Vocalization categorization behavior explained by a feature-based auditory categorization model

Abstract

Vocal animals produce multiple categories of calls with high between- and within-subject variability, over which listeners must generalize to accomplish call categorization. The behavioral strategies and neural mechanisms that support this ability to generalize are largely unexplored. We previously proposed a theoretical model that accomplished call categorization by detecting features of intermediate complexity that best contrasted each call category from all other categories. We further demonstrated that some neural responses in the primary auditory cortex were consistent with such a model. Here, we asked whether a feature-based model could predict call categorization behavior. We trained both the model and guinea pigs on call categorization tasks using natural calls. We then tested categorization by the model and guinea pigs using temporally and spectrally altered calls. Both the model and guinea pigs were surprisingly resilient to temporal manipulations, but sensitive to moderate frequency shifts. Critically, the model predicted about 50% of the variance in guinea pig behavior. By adopting different model training strategies and examining features that contributed to solving specific tasks, we could gain insight into possible strategies used by animals to categorize calls. Our results validate a model that uses the detection of intermediate-complexity contrastive features to accomplish call categorization.

Data availability

All data generated or analyzed during this study are included in the manuscript and supporting file; Source Data files have been provided for Figures 3 - 12.

Article and author information

Author details

  1. Manaswini Kar

    Center for Neuroscience, University of Pittsburgh, Pittsburgh, United States
    Competing interests
    The authors declare that no competing interests exist.
  2. Marianny Pernia

    Department of Neurobiology, University of Pittsburgh, Pittsburgh, United States
    Competing interests
    The authors declare that no competing interests exist.
    ORCID icon "This ORCID iD identifies the author of this article:" 0000-0002-9889-3577
  3. Kayla Williams

    Department of Neurobiology, University of Pittsburgh, Pittsburgh, United States
    Competing interests
    The authors declare that no competing interests exist.
  4. Satyabrata Parida

    Department of Neurobiology, University of Pittsburgh, Pittsburgh, United States
    Competing interests
    The authors declare that no competing interests exist.
    ORCID icon "This ORCID iD identifies the author of this article:" 0000-0002-2896-2522
  5. Nathan Alan Schneider

    Center for Neuroscience, University of Pittsburgh, Pittsburgh, United States
    Competing interests
    The authors declare that no competing interests exist.
    ORCID icon "This ORCID iD identifies the author of this article:" 0000-0002-9145-5427
  6. Madelyn McAndrew

    Center for the Neural Basis of Cognition, University of Pittsburgh, Pittsburgh, United States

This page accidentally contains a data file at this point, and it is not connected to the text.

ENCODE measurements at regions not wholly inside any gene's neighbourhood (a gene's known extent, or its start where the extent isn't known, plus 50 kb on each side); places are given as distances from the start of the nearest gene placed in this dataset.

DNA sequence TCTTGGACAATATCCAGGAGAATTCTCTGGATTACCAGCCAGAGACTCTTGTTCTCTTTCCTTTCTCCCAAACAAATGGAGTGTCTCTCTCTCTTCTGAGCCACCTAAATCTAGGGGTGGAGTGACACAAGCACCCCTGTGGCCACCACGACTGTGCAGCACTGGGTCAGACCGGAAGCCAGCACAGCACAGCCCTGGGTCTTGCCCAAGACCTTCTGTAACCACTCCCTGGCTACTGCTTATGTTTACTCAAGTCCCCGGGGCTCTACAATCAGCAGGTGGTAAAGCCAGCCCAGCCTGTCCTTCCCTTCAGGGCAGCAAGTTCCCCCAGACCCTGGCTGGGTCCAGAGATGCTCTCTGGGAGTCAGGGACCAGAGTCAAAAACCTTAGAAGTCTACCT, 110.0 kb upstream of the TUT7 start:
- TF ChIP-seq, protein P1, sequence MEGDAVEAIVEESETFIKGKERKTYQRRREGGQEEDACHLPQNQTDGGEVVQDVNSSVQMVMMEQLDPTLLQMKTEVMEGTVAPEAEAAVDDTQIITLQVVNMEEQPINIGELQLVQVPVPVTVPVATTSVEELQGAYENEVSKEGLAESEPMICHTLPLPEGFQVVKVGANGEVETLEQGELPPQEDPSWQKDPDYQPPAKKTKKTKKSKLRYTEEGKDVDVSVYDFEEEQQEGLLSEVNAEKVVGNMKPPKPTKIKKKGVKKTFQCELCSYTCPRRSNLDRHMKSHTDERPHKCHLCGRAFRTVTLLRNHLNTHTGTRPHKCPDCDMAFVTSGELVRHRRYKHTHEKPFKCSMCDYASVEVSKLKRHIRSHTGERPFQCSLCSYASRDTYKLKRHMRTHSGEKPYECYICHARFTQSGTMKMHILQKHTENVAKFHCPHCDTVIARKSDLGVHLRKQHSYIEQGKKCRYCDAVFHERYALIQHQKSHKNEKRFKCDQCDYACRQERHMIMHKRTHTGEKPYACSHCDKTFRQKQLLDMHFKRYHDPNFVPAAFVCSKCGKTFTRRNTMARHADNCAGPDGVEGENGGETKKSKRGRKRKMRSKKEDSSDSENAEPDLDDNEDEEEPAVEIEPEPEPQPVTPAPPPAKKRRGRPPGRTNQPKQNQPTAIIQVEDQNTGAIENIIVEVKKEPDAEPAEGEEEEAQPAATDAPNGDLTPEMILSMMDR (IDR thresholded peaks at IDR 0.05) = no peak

Competing interests
    The authors declare that no competing interests exist.
  7. Isha Kumbam

    Department of Neurobiology, University of Pittsburgh, Pittsburgh, United States
    Competing interests
    The authors declare that no competing interests exist.
  8. Srivatsun Sadagopan

    Center for Neuroscience, University of Pittsburgh, Pittsburgh, United States
    For correspondence
    vatsun@pitt.edu
    Competing interests
    The authors declare that no competing interests exist.
    ORCID icon "This ORCID iD identifies the author of this article:" 0000-0002-1116-8728

Funding

National Institutes of Health (R01DC017141)

  • Srivatsun Sadagopan

The funders had no role in study design, data collection and interpretation, or the decision to submit the work for publication.

Reviewing Editor

  1. Dan FM Goodman, Imperial College London, United Kingdom

Ethics

Animal experimentation: All experimental procedures conformed to the NIH Guide for the Care and Use of Laboratory Animals and were approved by the institutional animal care and use committee of the University of Pittsburgh (protocol number 21069431).

Version history

  1. Received: March 1, 2022
  2. Preprint posted: March 10, 2022 (view preprint)
  3. Accepted: October 12, 2022
  4. Accepted Manuscript published: October 13, 2022 (version 1)
  5. Version of Record published: November 3, 2022 (version 2)

Copyright

© 2022, Kar et al.

This article is distributed under the terms of the Creative Commons Attribution License permitting unrestricted use and redistribution provided that the original author and source are credited.

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  1. Manaswini Kar
  2. Marianny Pernia
  3. Kayla Williams
  4. Satyabrata Parida
  5. Nathan Alan Schneider
  6. Madelyn McAndrew
  7. Isha Kumbam
  8. Srivatsun Sadagopan
(2022)
Vocalization categorization behavior explained by a feature-based auditory categorization model
eLife 11:e78278.
https://doi.org/10.7554/eLife.78278

Share this article

https://doi.org/10.7554/eLife.78278

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